American critics have both praised and savaged Australian comedian Chris Lilley's latest mockumentary series, Ja'mie: Private School Girl, after the show premiered to US audiences.
Lilley's comedy series, featuring the return of bitchy school girl Ja'mie King in her final year of school, showed for the first time on US cable network HBO on Sunday night.
The first episode has had a mixed reception in North America: while some praised Lilley's special brand of black humour, others were not so welcoming.
The Hollywood Reporter savaged the show, saying while the premise was good idea on paper, it wasn't in execution. It branded the show "unbearable to watch".
"You'd have to be the biggest of Ja'mie fans to want to watch her talking non-stop for 30 minutes.
It added the decision to focus on "one of Lilley's most annoying characters" and allow her "to ramble on incessantly robs the character of its past effectiveness and makes her - and the series - almost unbearable to watch".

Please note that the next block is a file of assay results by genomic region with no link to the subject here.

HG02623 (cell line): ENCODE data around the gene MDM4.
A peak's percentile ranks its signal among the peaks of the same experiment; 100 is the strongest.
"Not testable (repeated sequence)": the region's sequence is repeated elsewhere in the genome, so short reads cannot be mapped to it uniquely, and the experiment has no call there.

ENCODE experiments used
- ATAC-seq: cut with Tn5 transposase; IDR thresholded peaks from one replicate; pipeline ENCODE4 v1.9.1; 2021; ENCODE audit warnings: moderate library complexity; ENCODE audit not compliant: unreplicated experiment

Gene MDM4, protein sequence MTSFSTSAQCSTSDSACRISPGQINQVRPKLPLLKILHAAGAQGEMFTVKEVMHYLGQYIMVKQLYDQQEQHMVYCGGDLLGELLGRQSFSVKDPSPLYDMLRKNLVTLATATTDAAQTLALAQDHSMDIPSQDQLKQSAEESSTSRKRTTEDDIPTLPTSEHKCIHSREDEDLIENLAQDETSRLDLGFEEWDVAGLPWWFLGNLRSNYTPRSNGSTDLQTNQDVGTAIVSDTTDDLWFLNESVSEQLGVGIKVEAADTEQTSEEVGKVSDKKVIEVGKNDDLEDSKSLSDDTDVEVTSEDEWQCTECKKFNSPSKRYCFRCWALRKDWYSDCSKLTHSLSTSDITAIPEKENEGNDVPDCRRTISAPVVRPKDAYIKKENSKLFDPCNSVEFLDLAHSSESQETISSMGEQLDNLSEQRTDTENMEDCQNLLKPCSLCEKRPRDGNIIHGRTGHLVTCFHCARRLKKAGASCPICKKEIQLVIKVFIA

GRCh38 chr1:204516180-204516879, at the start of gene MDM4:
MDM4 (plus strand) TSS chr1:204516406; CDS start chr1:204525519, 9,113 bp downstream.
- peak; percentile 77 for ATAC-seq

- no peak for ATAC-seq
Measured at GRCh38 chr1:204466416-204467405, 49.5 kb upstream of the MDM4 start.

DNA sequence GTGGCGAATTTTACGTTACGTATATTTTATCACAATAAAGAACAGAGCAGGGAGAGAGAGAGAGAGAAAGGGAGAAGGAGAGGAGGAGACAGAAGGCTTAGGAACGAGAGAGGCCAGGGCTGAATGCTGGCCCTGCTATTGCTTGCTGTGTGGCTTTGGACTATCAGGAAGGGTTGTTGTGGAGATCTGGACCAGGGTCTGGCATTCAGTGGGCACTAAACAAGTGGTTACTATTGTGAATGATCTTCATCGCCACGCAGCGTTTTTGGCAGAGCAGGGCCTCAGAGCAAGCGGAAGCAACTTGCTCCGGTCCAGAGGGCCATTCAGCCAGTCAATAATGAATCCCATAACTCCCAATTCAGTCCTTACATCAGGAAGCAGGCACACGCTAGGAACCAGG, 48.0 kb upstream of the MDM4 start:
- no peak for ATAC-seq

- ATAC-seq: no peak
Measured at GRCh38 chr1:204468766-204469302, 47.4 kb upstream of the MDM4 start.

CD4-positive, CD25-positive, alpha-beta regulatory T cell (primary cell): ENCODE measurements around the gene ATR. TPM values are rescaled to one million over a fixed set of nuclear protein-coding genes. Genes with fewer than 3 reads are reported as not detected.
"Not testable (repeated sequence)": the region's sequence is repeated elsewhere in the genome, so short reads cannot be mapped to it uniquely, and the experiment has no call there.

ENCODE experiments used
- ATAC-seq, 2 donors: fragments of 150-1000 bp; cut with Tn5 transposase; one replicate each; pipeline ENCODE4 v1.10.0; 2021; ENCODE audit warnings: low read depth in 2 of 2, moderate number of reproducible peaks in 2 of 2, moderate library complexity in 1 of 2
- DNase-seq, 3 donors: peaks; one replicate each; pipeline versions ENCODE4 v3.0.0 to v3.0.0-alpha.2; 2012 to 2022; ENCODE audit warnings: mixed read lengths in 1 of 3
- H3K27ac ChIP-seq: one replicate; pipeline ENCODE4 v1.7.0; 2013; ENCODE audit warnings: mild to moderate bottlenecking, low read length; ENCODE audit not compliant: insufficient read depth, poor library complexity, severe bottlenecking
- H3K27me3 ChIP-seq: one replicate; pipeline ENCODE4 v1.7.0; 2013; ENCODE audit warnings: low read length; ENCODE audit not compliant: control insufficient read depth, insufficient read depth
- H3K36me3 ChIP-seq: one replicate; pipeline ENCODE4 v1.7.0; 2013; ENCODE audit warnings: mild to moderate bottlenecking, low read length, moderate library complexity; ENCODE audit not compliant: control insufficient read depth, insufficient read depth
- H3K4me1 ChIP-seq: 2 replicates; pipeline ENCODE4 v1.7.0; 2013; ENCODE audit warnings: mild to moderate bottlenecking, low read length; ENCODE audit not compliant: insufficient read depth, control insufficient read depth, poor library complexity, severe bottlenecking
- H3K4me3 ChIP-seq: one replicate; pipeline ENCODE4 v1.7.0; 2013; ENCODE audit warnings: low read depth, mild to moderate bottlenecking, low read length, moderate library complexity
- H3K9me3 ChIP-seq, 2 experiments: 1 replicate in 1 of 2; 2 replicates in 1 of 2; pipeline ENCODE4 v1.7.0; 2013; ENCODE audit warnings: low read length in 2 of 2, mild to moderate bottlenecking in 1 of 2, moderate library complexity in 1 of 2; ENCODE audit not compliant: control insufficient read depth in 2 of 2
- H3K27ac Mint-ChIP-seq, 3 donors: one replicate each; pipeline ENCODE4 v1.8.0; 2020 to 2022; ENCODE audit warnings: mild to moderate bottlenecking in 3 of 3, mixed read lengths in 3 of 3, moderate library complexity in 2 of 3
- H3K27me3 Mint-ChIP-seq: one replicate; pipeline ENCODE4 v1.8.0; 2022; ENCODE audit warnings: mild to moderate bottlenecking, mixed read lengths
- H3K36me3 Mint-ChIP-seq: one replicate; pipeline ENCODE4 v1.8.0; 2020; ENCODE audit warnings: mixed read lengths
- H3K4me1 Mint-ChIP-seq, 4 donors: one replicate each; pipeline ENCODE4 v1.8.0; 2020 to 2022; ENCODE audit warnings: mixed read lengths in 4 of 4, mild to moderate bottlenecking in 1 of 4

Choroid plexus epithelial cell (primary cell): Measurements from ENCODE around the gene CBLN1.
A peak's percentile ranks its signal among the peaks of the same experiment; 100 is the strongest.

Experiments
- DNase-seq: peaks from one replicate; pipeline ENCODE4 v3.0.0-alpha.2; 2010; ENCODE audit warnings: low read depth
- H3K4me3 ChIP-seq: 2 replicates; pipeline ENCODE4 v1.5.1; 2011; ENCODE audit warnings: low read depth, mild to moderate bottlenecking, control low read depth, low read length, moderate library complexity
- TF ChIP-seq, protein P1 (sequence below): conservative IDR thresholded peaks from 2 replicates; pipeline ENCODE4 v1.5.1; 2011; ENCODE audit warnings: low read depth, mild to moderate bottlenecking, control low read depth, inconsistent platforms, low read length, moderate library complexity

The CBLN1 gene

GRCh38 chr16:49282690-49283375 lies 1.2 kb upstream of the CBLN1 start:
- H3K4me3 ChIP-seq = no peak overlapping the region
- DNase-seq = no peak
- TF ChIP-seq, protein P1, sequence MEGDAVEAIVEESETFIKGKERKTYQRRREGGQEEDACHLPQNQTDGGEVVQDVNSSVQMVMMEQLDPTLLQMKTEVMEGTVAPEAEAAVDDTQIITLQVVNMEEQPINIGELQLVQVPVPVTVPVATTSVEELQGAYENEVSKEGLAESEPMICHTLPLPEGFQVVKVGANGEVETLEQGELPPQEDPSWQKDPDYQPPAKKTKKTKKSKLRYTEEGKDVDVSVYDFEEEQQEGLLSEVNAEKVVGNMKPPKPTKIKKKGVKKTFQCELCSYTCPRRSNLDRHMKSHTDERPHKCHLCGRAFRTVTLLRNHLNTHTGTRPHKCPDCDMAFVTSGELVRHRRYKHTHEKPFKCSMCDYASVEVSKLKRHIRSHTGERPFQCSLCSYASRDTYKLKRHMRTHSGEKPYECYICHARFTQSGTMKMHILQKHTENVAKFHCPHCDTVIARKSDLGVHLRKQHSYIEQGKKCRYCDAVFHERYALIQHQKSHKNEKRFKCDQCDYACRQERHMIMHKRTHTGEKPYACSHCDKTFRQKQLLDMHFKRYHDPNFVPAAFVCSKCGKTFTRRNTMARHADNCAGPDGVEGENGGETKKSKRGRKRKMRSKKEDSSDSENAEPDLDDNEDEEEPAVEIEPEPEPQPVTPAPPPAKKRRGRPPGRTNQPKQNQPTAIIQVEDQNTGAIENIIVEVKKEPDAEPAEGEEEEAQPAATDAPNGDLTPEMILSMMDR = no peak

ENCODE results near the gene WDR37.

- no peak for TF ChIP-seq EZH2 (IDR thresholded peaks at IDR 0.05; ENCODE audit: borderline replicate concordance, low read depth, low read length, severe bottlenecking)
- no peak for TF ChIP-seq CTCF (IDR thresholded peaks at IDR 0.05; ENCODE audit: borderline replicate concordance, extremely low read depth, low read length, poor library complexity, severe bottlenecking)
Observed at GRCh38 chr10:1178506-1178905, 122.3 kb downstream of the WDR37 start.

However, The Washington Post termed the show an "enjoyably sick wallow" that actually succeeded because it centred on one character.
"It helps that Lilley dedicates himself to a sole character, requiring less than one episode for viewers to completely believe in Ja'mie and savour a taste of the (alas, fleeting) comeuppance in store for her."
Slate magazine was also positive about the show, welcoming the return of the bossy school girl, who became a hit with US audiences on Summer Heights High.
"All in all, Private School Girl features the best parts of Summer Heights High, distilled: the exuberant crassness and sly social commentary are stronger here, and ... we get all the campy scoring and ridiculously lascivious dance numbers... that made Summer Heights High great."